When I first moved to Dublin, I thought there were a lot of out-of-shape athletes living in the city. I later learned that my misconception was the same as the basis of a joke that had been topical fifteen or twenty years before I got there.
The joke was about a politician opening a shopping mall but not having been properly briefed by his PA first and thinking that he was opening a gym. I was never told the proper wording. But when I made known my little athletic observation one time to George Sexton, that’s what he told me: “Oh, that’s the same as this joke about the Square in Tallaght.” It wasn’t like him to be dismissive like that, so it emerges from time to time out of the settled silt of the memory of our less remarkable share of moments.
I’d come to Ireland for my Junior Year Abroad, in the early years of the new century. My explanation for going there was simple: I wanted to live in the city of James Joyce’s Ulysses. That’s what I told myself at the time. In retrospect, I know I was looking for love.
I preferred the works of William Faulkner to Joyce but Faulkner’s city of Jefferson and Yoknapatawpha County don’t exist, so Joyce’s Dublin seemed like the perfect alternative. I made my application and was accepted at Trinity College.
I arrived in the rain in late September and as I struggled to figure out the best means of getting into the city I felt the full and cold lonesomeness of solitary travel. Eventually I found a big blue bus, which took me right to campus, where I’d be staying for the year.
It was on the bus ride in that I first saw the athletes. So, this is Dublin, I thought, looking out the window at the people in the brightly coloured shell-suits, ambling round O’Connell Street looking to score drugs; and I was feeling ever more confused and lonely.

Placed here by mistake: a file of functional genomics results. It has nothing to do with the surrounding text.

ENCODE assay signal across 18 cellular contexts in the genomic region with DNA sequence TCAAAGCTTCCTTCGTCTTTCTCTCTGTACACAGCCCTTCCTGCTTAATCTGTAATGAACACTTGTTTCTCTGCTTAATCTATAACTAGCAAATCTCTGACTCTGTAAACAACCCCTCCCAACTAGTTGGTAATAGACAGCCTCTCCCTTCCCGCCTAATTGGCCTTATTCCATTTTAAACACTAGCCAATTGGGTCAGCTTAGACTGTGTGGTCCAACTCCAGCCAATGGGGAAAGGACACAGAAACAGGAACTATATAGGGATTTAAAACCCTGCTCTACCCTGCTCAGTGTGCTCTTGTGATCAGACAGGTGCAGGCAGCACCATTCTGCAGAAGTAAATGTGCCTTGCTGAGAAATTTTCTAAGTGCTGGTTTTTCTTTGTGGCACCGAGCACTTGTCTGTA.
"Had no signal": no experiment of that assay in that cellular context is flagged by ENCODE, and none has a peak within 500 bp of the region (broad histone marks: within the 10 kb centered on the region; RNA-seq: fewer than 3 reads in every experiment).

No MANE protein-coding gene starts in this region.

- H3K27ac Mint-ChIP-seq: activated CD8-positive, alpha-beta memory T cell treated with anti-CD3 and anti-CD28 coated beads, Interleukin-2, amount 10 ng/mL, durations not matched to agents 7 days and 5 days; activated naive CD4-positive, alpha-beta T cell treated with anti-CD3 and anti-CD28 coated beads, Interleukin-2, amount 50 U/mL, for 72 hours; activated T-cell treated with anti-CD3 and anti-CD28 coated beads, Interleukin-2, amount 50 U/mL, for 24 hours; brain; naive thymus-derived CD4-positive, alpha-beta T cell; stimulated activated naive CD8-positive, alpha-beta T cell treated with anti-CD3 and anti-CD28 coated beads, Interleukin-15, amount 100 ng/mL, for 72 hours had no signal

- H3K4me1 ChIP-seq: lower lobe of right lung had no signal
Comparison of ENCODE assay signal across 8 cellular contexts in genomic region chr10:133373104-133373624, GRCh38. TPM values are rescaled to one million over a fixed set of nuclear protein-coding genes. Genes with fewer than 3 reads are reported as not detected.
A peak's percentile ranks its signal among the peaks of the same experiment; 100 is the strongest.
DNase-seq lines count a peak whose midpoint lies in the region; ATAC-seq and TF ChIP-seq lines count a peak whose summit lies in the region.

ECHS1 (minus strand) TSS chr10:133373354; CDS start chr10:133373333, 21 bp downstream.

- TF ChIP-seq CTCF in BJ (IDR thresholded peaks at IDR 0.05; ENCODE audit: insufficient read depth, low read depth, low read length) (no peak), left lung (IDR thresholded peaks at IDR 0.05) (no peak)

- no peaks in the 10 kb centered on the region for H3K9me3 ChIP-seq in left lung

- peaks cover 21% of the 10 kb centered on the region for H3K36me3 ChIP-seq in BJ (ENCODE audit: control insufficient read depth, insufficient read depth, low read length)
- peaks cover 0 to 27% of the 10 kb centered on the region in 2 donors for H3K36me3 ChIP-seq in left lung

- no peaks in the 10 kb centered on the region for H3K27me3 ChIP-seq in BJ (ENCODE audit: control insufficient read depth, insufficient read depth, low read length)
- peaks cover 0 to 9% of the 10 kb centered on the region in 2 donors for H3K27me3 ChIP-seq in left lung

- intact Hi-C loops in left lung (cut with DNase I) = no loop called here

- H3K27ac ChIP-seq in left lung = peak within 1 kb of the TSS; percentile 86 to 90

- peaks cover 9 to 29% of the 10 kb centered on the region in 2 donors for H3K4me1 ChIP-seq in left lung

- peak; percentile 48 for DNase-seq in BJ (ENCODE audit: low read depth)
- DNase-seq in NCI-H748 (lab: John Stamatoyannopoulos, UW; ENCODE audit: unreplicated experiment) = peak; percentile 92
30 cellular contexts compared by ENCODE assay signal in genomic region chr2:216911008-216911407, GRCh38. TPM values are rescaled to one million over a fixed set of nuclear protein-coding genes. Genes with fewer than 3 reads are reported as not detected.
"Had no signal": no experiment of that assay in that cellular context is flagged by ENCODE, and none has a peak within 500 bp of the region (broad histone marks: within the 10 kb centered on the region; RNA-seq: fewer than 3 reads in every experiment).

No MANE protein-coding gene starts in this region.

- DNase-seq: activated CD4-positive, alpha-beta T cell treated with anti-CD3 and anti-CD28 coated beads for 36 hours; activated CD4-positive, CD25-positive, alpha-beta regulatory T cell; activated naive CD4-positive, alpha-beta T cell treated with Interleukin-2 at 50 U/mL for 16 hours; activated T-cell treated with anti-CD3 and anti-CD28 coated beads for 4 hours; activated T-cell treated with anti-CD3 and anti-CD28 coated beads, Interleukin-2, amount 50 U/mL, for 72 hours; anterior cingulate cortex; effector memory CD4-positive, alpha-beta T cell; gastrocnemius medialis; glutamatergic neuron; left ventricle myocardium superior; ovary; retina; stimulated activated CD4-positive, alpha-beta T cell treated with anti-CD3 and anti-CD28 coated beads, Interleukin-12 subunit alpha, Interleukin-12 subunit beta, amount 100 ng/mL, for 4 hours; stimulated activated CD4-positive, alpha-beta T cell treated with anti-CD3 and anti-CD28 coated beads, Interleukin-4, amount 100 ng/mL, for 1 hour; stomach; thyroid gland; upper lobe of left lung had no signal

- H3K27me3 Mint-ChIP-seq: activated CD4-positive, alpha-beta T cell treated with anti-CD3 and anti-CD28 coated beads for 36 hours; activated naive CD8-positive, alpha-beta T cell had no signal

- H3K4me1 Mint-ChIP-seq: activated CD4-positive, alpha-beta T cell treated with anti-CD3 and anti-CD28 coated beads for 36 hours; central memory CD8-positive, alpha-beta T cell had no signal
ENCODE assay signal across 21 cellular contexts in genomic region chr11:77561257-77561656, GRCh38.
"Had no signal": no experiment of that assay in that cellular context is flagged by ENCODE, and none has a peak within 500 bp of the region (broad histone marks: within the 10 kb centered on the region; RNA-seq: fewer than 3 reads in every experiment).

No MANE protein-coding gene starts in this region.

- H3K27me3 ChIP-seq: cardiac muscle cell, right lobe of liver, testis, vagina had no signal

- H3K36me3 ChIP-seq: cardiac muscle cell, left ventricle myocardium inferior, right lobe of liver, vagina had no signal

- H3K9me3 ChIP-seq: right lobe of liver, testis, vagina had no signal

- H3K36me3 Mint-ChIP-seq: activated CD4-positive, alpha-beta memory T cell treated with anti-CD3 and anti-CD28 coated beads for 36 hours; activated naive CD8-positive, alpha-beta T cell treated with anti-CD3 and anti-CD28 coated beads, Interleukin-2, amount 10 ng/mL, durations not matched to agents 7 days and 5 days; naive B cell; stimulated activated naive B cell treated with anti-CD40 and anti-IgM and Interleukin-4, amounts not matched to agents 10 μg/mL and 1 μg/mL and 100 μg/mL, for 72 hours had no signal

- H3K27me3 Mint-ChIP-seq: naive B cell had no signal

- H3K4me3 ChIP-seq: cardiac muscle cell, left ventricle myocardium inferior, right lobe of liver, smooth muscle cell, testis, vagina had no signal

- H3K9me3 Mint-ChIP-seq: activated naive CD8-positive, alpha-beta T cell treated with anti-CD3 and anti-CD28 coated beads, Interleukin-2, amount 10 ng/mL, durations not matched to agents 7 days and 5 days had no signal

After getting settled in my room, I set out that evening to try and find some of the local character for which Dublin is famed.
The next day, the school had organized an orientation day for us American Juniors and our European equivalents. It wasn’t the kind of thing I’d normally have gone to but when the time came, I was quite relieved. My bar-hopping adventures on the first night had not exactly gone to plan – most of the people to whom I spoke seemed surprised that I would try and make conversation with them.
And when I arrived at the lecture theatre, there they all were: my fellow Americans. It wasn’t so much that I thought I wouldn’t like any of them, it was more that, that wasn’t why I’d come over. I’d declared that I was going to Ireland, to live amongst the Irish. I was looking for something different. Determined though I was, for almost the first three months I spent there, I hung around almost exclusively with two of these orientation-day Americans: Dave and Eddie.
They were there that first day, at the library, like me, looking conspicuous amongst the sensibly dressed Europeans and kids from the Mid-West.
“You guys about ready to bail too?” I said on our way out of the introductory talk, when I saw them diverge from the tour.
They were roommates it turned out and so had met already. Dave, from Southern California, had even managed to source some weed too, so we went back to their room to get high.